14 and 12 gauge wiring problem

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compliant. All junction and outlet boxes are supposed to be accesssible, and this one obviously isn't. A mirror or other non-removable covering over a box should be cut out to the edges of the boxes and the fixture should cover the opening. Of course, lots of people figure codes are just to make more money for the electricians!
Don Young
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If the light fixture itself is rated as a junction box, then no box is needed in the wall. This usually is the case with fluorescent fixtures into which the cable is led via a small hole; such fixtures have no mounting provision for an octagon box. If the fixture has been made to mount on an octagon box, then of course it ought to have been mounted on one, which would require a much larger hole in the mirror.
Assuming the OP is in the US, he might find a solution using the 12/2/2 cable that I hear is available there; use one pair to feed the receptacle on a 20A breaker and the other pair would junction onto the old 14/2 to go to the light on a 15A breaker. A huge waste of copper and he's already pulled 12/2 to the outlet, so this is not an appealing solution, but it might be a consideration for someone else who's facing a similar spot.
(If the OP happens to be in Canada, he needs to remember that Canadian code mandates 15A breakers on any circuit containing a lighting fixture, even if it's all wired 12-ga.)
To my mind the worst of it is the junction box in the ceiling. That's going to require a cover plate, a monument to the original bad work.
Chip C Toronto
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The 8 light vanity bar light was adhered to the mirror with mastic or glue. The existing wire comes out of the box, through the hole in the mirror, then out through the fixture hole, which has a grommet. Are you saying I can drill through fixture and mirror opening and into the electrical box to make a hole, then just snake the wire down through this new hole and just let it come out of the fixture the way the existing one is doing now? That might be do-able.
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Well, I don't know about making your own hole in the bar. I'd be more comfortable using it as the manufacturer had it certified.
But yeah, as I understand it, if the fixture bar is a totally enclosed box, with a grommeted hole for entry of the romex, then there normally isn't a junction box at all. The cable can run within the wall, out through a hole in the wall (ie, wallboard+mirror), and in through the grommeted hole, which obviously needs to be exactly aligned with the hole in the wall. Then you make the connections to the fixture's internal wiring within the bar, which must be accessible from the front somehow. I've only seen this with fluorescent fixtures but I've never installed a bathroom light bar.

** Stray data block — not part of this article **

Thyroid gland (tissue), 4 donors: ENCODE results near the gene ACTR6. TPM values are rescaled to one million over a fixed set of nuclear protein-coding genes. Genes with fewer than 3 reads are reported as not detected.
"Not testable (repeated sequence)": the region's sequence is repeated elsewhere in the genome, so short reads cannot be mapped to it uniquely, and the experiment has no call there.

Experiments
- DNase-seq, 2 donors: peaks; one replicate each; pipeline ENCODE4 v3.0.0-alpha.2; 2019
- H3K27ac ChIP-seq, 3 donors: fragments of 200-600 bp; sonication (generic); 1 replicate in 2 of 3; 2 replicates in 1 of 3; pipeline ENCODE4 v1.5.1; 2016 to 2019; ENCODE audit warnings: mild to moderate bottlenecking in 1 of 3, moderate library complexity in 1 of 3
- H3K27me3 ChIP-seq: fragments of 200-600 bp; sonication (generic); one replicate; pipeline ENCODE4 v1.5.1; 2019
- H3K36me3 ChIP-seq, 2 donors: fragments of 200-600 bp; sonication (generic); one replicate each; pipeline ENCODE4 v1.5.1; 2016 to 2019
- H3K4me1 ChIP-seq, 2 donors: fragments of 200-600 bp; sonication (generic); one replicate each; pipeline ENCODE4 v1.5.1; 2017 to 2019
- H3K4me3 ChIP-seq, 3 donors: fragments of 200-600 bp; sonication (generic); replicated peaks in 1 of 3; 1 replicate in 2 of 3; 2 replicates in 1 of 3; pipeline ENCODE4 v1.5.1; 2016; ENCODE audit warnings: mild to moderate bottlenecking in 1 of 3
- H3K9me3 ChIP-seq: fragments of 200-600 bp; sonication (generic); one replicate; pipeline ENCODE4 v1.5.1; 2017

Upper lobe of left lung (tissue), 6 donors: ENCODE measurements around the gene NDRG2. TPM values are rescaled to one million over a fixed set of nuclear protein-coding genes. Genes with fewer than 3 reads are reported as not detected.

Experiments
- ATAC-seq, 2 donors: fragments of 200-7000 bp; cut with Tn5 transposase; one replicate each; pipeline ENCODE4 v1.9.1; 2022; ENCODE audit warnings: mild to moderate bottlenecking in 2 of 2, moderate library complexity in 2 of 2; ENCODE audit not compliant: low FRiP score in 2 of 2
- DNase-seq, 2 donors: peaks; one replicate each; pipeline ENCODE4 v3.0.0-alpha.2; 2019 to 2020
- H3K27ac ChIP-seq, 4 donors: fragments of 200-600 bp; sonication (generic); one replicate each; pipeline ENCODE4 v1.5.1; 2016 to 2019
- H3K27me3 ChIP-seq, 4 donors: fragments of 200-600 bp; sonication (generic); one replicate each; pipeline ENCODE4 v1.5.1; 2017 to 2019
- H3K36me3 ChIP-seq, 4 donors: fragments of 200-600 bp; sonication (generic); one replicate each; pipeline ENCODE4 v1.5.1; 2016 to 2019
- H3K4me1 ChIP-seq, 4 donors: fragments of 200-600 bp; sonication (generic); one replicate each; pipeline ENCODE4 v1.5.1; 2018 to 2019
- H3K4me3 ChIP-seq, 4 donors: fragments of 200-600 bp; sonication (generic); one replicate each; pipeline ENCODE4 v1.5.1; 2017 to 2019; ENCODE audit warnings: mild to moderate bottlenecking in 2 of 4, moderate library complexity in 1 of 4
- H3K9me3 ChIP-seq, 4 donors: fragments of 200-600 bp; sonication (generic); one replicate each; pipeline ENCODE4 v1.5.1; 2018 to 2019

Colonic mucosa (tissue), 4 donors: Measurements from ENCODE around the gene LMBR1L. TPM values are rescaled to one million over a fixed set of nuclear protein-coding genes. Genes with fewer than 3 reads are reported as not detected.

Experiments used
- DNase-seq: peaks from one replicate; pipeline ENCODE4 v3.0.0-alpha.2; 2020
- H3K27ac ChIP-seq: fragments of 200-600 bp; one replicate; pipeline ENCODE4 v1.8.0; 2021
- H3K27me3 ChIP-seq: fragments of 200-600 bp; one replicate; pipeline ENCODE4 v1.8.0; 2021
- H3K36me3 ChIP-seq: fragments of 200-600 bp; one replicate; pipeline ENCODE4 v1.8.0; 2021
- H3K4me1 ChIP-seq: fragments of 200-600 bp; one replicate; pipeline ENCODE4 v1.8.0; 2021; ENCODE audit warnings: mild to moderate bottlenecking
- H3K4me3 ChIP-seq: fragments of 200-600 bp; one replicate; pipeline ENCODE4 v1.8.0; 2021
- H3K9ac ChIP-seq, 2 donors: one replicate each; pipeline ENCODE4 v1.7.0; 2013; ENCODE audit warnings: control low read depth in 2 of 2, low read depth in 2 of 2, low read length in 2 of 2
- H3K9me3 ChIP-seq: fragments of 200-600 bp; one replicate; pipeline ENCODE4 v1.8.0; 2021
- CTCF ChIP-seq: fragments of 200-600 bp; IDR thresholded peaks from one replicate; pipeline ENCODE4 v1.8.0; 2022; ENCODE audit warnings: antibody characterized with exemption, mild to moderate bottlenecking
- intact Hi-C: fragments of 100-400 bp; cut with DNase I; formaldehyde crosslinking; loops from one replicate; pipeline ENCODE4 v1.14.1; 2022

Here's a blog from someone who is replacing such a fixture with one that needs a junction box: http://www.hammerzone.com/archives/elect/rough_in/remodel/j_boxes/ceiling4/pvc.htm . In the first picture you can see the cabling emerging from a small hole in the ceiling. This is, I believe, correct, for an appropriate fixture. In this case, there ought not to be (or does not need to be) any junction box in the ceiling at all. CERTAINLY if there is a box there must be no splice made in it, the cable should be continuous all the way back to the prior accessible junction (switch, other fixture, etc.)
My guess is that there is a junction box behind the mirror dating from some original over-mirror fixture; and when the new big mirror went up, they spliced a short pigtail within that box and led it through the hole in the new mirror. See if you can push a long nail through the hole and figure out whether there's a box there or not.
Chip C Toronto
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push the existing wires inside out of the way, then drill through the grommet hole/fixture/mirror/wallboard and through the box.
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Mikepier wrote: ...

Too many "the hole"'s...I have no clue what the arrangement is or what the objective is any more from this.
But, if the new hole includes a cable clamp that part would be ok.
There's no real provision against adding a hole in an existing box, but it'll be a pita to do it by drilling thru some other small hole and highly prone to damaging whatever else is already in there so that part I'd not recommend.
IIRC this is an outside wall? What's the siding material? If you're adamant you're not going to take this fixture down and access it that way, if it's simply siding of some sort, going in that way isn't necessarily much worse than drywall.
Again, I can't envision what you're trying to do from the above -- a picture somewhere could be worth more than the thousands of words already expended...
--
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On Tue, 16 Sep 2008 16:00:37 -0700 (PDT), Mikepier

If your lighting fixture exceeds 1500 watts, replace the 14g with 12g or select a lower wattage fixture. It is best to have separate outlet and lighting circuits.
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